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Australia was the pioneer in the development of polymer banknotes to replace paper. The first polymer note appeared in 1988 with the commemorative 10 dollars but it wasn’t long before all regular issues were printed on this revolutionary substance which moved like paper but had the durability of plastic. Here we present an Uncirculated example of the last 2 dollars issued by Australia printed on paper. The green 2 dollars (P43) references the importance of sheep and wheat to the Australian economy with portraits of Macarthur and Farrer.
The people who came up with the idea of this polymer bill wanted to incorporate a piece of real gold and this is what they have done. Embedded in this polymer Cash Gold note is 0.01 grams of real gold in the form of a small ingot. The note itself is polymer with the illustration of a three masted ship on the front and a lion’s head on the back.
Germany suffered rampant hyperinflation in the early 1920’s and local banks, towns, industries and municipalities started issuing banknotes alongside the government issues. These 1000 marks notes were issued by the Stadt of Bamberg. They are fairly simple affairs and actually circulated during this fraught economic crisis Available in G Fine to VF at just £5.25.
Issued by Japan in 1930 these 10 yen notes are in Choice Uncirculated. Densely engraved the front has a portrait of Wakano Kiyomano on the front and a view of the entrance to a building framed by trees on the back.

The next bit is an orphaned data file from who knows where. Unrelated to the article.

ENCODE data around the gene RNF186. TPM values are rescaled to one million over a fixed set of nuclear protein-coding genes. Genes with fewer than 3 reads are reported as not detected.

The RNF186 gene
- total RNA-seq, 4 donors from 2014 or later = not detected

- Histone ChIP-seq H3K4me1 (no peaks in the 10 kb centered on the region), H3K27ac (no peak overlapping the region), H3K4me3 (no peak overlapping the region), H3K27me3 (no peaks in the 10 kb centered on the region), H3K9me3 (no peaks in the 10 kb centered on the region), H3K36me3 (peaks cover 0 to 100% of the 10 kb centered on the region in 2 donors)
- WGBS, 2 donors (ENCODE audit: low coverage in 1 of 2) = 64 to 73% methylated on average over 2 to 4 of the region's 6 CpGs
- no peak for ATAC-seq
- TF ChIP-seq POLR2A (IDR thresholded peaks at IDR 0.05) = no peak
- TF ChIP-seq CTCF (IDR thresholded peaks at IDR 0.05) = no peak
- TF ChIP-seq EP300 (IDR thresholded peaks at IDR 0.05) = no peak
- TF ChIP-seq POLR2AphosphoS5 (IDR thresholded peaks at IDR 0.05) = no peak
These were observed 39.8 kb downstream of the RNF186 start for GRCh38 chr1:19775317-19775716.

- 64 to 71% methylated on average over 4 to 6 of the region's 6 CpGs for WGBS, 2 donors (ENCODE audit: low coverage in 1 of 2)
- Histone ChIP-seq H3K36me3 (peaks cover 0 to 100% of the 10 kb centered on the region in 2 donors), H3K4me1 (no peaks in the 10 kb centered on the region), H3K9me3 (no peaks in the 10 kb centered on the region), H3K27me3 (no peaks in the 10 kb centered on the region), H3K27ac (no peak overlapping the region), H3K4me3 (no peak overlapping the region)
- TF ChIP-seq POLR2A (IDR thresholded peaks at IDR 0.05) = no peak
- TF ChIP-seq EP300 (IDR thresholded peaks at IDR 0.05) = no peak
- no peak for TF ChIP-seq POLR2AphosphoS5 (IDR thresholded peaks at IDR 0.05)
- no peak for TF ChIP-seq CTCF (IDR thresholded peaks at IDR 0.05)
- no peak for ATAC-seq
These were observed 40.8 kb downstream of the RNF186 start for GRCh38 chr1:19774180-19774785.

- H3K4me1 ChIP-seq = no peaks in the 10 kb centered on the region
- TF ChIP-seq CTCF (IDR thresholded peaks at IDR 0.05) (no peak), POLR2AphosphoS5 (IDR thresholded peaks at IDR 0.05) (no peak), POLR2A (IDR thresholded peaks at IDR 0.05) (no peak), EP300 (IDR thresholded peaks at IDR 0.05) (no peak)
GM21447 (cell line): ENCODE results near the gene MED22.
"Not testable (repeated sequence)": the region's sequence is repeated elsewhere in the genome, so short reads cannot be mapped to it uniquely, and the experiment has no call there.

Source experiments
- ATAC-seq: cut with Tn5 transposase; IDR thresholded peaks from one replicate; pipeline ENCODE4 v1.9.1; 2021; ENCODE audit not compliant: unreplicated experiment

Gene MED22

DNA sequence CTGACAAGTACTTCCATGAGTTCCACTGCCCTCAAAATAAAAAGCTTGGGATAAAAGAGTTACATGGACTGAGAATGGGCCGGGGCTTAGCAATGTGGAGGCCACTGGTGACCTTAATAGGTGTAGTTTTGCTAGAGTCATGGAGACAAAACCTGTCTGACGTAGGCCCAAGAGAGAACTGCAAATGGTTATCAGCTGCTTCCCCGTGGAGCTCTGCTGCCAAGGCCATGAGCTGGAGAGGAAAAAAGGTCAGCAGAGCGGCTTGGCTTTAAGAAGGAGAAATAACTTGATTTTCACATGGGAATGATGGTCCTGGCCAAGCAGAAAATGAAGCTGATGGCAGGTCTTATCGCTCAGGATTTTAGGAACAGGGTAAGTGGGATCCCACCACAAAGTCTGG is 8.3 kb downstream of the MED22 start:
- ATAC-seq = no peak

We are delighted to be able to offer the exceptionally attractive Royal Bank of Scotland Polymer £10. It features a portrait of Mary Somerville, a 19th century science writer, astronomer and polymath. She was the joint first female member of the Royal Astronomical Society with Caroline Hirschel. She was also an advocate of women’s rights and the Oxford Somerville College (formerly all female) was named after her. Otters at play make a charming reverse.
After the Second World War was over the British Military used their own currency in their bases overseas. This was to avoid black marketeering. These so-called British Armed Forces Vouchers were issued between 1946 and the late 1970s. These notes were printed by two different Security Printers, Bradbury Wilkinson and Thomas de la Rue. Here we offer the two sets for a discount price: one comprising 7 notes, all in Uncirculated condition printed by Bradbury Wilkinson, the other one with 3 decimal notes printed by Thomas de la Rue. Included in this set are the 2nd Issue £1 & £5, the 3rd Issue £1, the 4th Issue £1, and the decimal values of 5p, 10p, and 50p which were issued after 1971, as well as the same decimal notes printed by Thomas de la Rue.
After the Second World War was over the British Military used their own currency in their bases overseas. This was to avoid black marketeering. These so-called British Armed Forces Vouchers were issued between 1946 and the late 1970s. These notes were printed by two different Security Printers Bradbury Wilkinson and Thomas de la Rue. Here we offer the set printed by Bradbury Wilson, comprising of 7 notes all of them Uncirculated. Included in this set are the 2nd Issue £1 & £5, the 3rd Issue £1, the 4th Issue £1 and the decimal values of 5p,10p, and 50p which were issued after 1971.